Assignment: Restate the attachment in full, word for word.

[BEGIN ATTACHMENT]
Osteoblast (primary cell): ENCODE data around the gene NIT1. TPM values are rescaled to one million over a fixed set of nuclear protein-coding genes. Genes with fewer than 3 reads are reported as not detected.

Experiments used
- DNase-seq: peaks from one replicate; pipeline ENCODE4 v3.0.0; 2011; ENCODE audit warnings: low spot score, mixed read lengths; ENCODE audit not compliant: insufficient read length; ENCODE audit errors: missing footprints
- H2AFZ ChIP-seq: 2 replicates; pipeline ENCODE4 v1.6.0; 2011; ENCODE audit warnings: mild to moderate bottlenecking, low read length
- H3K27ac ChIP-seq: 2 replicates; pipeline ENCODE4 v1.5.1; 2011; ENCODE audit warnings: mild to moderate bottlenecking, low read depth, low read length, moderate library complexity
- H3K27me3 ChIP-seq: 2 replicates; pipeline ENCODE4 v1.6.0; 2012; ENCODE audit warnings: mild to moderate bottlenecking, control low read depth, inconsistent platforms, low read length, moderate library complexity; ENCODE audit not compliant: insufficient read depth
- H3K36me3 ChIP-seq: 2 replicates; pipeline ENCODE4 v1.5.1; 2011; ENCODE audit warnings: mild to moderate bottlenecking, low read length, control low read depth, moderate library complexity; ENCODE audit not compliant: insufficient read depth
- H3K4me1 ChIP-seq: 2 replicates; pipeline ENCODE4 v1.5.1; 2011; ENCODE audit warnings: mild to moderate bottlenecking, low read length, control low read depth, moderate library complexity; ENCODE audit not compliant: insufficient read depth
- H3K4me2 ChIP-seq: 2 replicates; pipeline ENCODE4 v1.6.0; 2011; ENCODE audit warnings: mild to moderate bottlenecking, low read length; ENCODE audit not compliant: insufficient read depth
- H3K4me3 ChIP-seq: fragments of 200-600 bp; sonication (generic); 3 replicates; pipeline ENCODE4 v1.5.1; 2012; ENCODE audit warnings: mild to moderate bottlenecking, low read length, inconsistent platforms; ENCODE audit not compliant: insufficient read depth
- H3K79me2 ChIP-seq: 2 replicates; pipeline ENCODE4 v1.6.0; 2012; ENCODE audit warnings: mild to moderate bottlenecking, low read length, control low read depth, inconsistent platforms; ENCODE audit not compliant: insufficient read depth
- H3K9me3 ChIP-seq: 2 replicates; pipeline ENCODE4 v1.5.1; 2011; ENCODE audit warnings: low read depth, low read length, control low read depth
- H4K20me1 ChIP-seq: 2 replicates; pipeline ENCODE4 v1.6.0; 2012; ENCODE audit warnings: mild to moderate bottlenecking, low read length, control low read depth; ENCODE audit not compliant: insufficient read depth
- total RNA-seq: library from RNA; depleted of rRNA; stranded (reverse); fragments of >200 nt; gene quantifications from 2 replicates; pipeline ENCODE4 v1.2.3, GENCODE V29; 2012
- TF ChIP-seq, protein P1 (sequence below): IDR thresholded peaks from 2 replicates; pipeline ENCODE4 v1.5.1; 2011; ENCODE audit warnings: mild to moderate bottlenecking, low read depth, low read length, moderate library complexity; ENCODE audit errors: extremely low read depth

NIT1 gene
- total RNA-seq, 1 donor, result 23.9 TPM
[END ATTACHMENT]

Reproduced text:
Osteoblast (primary cell): ENCODE data around the gene NIT1. TPM values are rescaled to one million over a fixed set of nuclear protein-coding genes. Genes with fewer than 3 reads are reported as not detected.

Experiments used
- DNase-seq: peaks from one replicate; pipeline ENCODE4 v3.0.0; 2011; ENCODE audit warnings: low spot score, mixed read lengths; ENCODE audit not compliant: insufficient read length; ENCODE audit errors: missing footprints
- H2AFZ ChIP-seq: 2 replicates; pipeline ENCODE4 v1.6.0; 2011; ENCODE audit warnings: mild to moderate bottlenecking, low read length
- H3K27ac ChIP-seq: 2 replicates; pipeline ENCODE4 v1.5.1; 2011; ENCODE audit warnings: mild to moderate bottlenecking, low read depth, low read length, moderate library complexity
- H3K27me3 ChIP-seq: 2 replicates; pipeline ENCODE4 v1.6.0; 2012; ENCODE audit warnings: mild to moderate bottlenecking, control low read depth, inconsistent platforms, low read length, moderate library complexity; ENCODE audit not compliant: insufficient read depth
- H3K36me3 ChIP-seq: 2 replicates; pipeline ENCODE4 v1.5.1; 2011; ENCODE audit warnings: mild to moderate bottlenecking, low read length, control low read depth, moderate library complexity; ENCODE audit not compliant: insufficient read depth
- H3K4me1 ChIP-seq: 2 replicates; pipeline ENCODE4 v1.5.1; 2011; ENCODE audit warnings: mild to moderate bottlenecking, low read length, control low read depth, moderate library complexity; ENCODE audit not compliant: insufficient read depth
- H3K4me2 ChIP-seq: 2 replicates; pipeline ENCODE4 v1.6.0; 2011; ENCODE audit warnings: mild to moderate bottlenecking, low read length; ENCODE audit not compliant: insufficient read depth
- H3K4me3 ChIP-seq: fragments of 200-600 bp; sonication (generic); 3 replicates; pipeline ENCODE4 v1.5.1; 2012; ENCODE audit warnings: mild to moderate bottlenecking, low read length, inconsistent platforms; ENCODE audit not compliant: insufficient read depth
- H3K79me2 ChIP-seq: 2 replicates; pipeline ENCODE4 v1.6.0; 2012; ENCODE audit warnings: mild to moderate bottlenecking, low read length, control low read depth, inconsistent platforms; ENCODE audit not compliant: insufficient read depth
- H3K9me3 ChIP-seq: 2 replicates; pipeline ENCODE4 v1.5.1; 2011; ENCODE audit warnings: low read depth, low read length, control low read depth
- H4K20me1 ChIP-seq: 2 replicates; pipeline ENCODE4 v1.6.0; 2012; ENCODE audit warnings: mild to moderate bottlenecking, low read length, control low read depth; ENCODE audit not compliant: insufficient read depth
- total RNA-seq: library from RNA; depleted of rRNA; stranded (reverse); fragments of >200 nt; gene quantifications from 2 replicates; pipeline ENCODE4 v1.2.3, GENCODE V29; 2012
- TF ChIP-seq, protein P1 (sequence below): IDR thresholded peaks from 2 replicates; pipeline ENCODE4 v1.5.1; 2011; ENCODE audit warnings: mild to moderate bottlenecking, low read depth, low read length, moderate library complexity; ENCODE audit errors: extremely low read depth

NIT1 gene
- total RNA-seq, 1 donor, result 23.9 TPM